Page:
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Halibut Piccata

Piccata, a sauce with lemon, parsley, and butter, is one of my most favorite things in life. It’s simple, flavorful, and fresh and perfect for any night of the week. Plus, it’s something I just never get sick of so I decided to create a Halibut Piccata! 

Usually, I make my chicken piccata, but with the summer in full swing, fresh fish has been on my mind. I’ve taken a flakey white fish, Halibut (although really any fish would work here) and topped it all off with a fresh piccata sauce. It’s a new favorite for sure.

This Halibut Piccata dish pairs well with just about anything. I love serving mine with some garlicky green beans and I usually add a little Gluten-free pasta to my kids’ plates. Easy! I hope you all enjoy this simple summer staple as much as I do. 

Halibut Piccata

If you love this, you will have to try my Israeli Couscous Milanese with Seared Halibut!

Halibut Piccata
5 from 3 votes

Halibut Piccata

Prep: 5 minutes
Cook: 15 minutes
Total: 20 minutes
Servings: 4 people


  • 4 [6-ounce] halibut filets, skin removed and pat dry (I asked my fish monger to remove the skin)(You can also sub any white, flakey fish)
  • 1 tsp kosher salt
  • 1/2 tsp freshly cracked black pepper
  • 1 tbsp almond flour
  • 2 tbsp tapioca flour
  • 2 tbsp avocado oil
  • 1/2 cup white wine (sub chicken broth if whole30)
  • 2 cloves garlic, minced
  • 2 tbsp capers, drained
  • Juice of 1/2 lemon
  • 2 tbsp butter (sub ghee if whole30)
  • parsley, for garnish


  • Season both sides of the halibut filets with kosher salt and pepper.
  • On a plate or wide mouth bowl, add the almond flour, tapioca flour, a pinch of kosher salt and black pepper. Mix to combine. Dredge the fish on all sides and shake off excess.
  • Heat oil over medium-high heat in a non stick skillet. Sear fish on each side until golden brown, crisp crust forms and fish is cooked through, about 3 mins one each side. Transfer cooked fish to a wire rack and reduce heat in the skillet to medium. 
  • Add the wine and scrape up any brown bits and cook until the wine has reduced by half, 2 to 3 minutes. Add the garlic, capers and lemon juice and stir to combine. Melt butter into the sauce then remove from heat. 
  • Spoon the sauce over fish and garnish with parsley. Enjoy! .

Nutrition information is automatically calculated, so should only be used as an approximation.

Additional Info

Servings: 4 people

Welcome! I’m Alex.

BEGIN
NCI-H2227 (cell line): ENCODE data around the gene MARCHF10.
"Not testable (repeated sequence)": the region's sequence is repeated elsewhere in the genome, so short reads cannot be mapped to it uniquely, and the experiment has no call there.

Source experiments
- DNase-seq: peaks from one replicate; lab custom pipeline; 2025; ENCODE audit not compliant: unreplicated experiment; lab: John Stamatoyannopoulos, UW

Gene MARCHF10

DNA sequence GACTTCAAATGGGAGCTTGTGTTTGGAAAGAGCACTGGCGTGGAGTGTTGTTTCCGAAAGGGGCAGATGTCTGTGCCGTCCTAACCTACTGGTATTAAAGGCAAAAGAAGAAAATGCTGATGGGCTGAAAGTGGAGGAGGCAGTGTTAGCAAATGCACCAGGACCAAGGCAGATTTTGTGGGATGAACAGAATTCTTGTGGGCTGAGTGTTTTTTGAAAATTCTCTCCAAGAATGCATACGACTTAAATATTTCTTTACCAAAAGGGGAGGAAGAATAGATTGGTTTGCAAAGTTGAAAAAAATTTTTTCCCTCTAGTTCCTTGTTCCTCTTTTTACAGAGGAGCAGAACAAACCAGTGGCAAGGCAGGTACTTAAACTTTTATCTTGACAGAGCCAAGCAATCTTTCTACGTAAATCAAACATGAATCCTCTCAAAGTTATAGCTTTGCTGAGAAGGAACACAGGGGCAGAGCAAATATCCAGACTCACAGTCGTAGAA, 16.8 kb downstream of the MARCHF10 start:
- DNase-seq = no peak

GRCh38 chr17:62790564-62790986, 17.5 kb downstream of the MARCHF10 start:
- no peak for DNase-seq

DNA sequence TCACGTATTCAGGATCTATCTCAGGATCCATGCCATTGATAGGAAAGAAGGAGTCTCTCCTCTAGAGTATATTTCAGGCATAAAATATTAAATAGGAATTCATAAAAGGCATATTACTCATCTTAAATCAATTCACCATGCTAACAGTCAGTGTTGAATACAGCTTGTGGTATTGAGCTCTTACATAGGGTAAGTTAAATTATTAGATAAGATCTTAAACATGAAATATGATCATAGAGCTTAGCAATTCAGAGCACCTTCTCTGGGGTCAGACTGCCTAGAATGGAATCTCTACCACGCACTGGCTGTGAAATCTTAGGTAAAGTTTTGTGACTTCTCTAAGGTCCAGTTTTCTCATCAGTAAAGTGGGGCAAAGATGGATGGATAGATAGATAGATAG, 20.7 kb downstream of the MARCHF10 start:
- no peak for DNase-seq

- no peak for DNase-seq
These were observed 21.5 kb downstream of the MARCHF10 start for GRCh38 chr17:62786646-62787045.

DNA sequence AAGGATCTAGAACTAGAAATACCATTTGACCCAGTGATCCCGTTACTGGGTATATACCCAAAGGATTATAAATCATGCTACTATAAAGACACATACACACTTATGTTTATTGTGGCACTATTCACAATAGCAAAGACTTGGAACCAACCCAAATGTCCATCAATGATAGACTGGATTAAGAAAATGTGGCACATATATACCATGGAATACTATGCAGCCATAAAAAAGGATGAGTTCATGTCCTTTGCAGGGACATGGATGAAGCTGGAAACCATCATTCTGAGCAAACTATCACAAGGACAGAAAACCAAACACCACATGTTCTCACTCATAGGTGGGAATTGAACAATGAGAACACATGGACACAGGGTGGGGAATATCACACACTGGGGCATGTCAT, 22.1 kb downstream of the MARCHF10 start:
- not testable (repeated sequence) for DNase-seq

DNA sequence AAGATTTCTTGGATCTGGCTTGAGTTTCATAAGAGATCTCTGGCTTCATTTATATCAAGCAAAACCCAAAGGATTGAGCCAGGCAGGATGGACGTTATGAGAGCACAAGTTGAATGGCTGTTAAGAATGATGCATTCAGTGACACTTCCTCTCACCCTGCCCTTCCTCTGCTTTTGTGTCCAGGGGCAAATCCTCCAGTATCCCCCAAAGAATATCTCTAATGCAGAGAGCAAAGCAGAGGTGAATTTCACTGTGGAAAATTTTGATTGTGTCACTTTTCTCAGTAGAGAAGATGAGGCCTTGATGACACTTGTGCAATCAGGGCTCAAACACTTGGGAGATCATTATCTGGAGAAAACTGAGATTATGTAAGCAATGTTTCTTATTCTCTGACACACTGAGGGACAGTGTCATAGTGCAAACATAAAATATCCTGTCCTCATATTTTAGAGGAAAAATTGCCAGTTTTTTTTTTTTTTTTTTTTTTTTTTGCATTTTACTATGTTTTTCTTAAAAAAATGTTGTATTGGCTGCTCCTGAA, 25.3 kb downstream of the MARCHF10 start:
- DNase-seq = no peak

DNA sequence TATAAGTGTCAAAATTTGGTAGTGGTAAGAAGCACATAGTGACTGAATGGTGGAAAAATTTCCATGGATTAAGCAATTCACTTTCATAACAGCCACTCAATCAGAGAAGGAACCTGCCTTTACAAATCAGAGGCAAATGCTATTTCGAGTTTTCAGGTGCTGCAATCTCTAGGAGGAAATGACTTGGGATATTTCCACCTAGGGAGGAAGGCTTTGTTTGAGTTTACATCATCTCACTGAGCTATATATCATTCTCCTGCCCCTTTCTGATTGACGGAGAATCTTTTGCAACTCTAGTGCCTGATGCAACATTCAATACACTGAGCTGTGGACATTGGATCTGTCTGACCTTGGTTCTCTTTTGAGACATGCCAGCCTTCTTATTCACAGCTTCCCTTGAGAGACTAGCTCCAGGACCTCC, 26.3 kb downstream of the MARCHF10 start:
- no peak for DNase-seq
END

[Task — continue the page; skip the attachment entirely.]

I’m a food lover sharing healthy, simple, delicious, recipes from my kitchen to yours. Here you’ll find lots of Whole30, lots of healthy, and a little indulgence here and there because…it’s all about balance y’all!

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Recipe Rating


  1. Such a hit! I did the whole 30 version and it was out of this world good. I only had cassava flour instead of tapioca and it turned out perfectly.

  2. 5 stars
    The boyfriend requested “something with capers” with the halibut for dinner last night, so I searched The Defined Dish’s site for halibut, capers, and here it was, the perfect recipe! Easy and delicious! The crust that formed was so crisp and the flavors were bright. He’s requested this one to be on rotation 🙂
    We do the Wild Alaska Fish delivery, so we plan to use this recipe for the halibut we get in those boxes. Thanks for another great and easy recipe, Alex!

  3. Can you just use regular flour if almond flour isn’t available? And what can I substitute for tapioca?

    1. Hi Nuala,
      I am so sorry I am not super familiar with which flours are/aren’t keto friendly. But definitely don’t use almond or coconut flour in this recipe, or the sauce will be gritty.

  4. 5 stars
    This was so delicious and easy! Even those in my family who aren’t crazy about fish really enjoyed this. I used arrowroot starch instead of tapioca because it’s what I had available, used chicken stock instead of wine, and used tilapia instead of halibut. We also love the chicken piccata recipe in your cookbook!

  5. I made this recently and my garlic turned blue. It did not affect taste (it was delicious), just the appearance. Any suggestions for how to prevent this? Thanks!

    1. Its because of the lemon juice, its happened to me before making risotto. Didn’t affect the taste, sure did look strange, but tasted fine. I would recommend not adding the lemon juice until after the garlic has had a chance to cook/brown.